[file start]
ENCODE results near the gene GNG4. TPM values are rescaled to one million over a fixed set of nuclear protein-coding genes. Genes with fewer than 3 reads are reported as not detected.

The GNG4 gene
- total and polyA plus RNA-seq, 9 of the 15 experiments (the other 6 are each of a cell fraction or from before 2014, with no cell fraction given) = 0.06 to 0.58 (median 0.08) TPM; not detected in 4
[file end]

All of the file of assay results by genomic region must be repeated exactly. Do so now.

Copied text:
ENCODE results near the gene GNG4. TPM values are rescaled to one million over a fixed set of nuclear protein-coding genes. Genes with fewer than 3 reads are reported as not detected.

The GNG4 gene
- total and polyA plus RNA-seq, 9 of the 15 experiments (the other 6 are each of a cell fraction or from before 2014, with no cell fraction given) = 0.06 to 0.58 (median 0.08) TPM; not detected in 4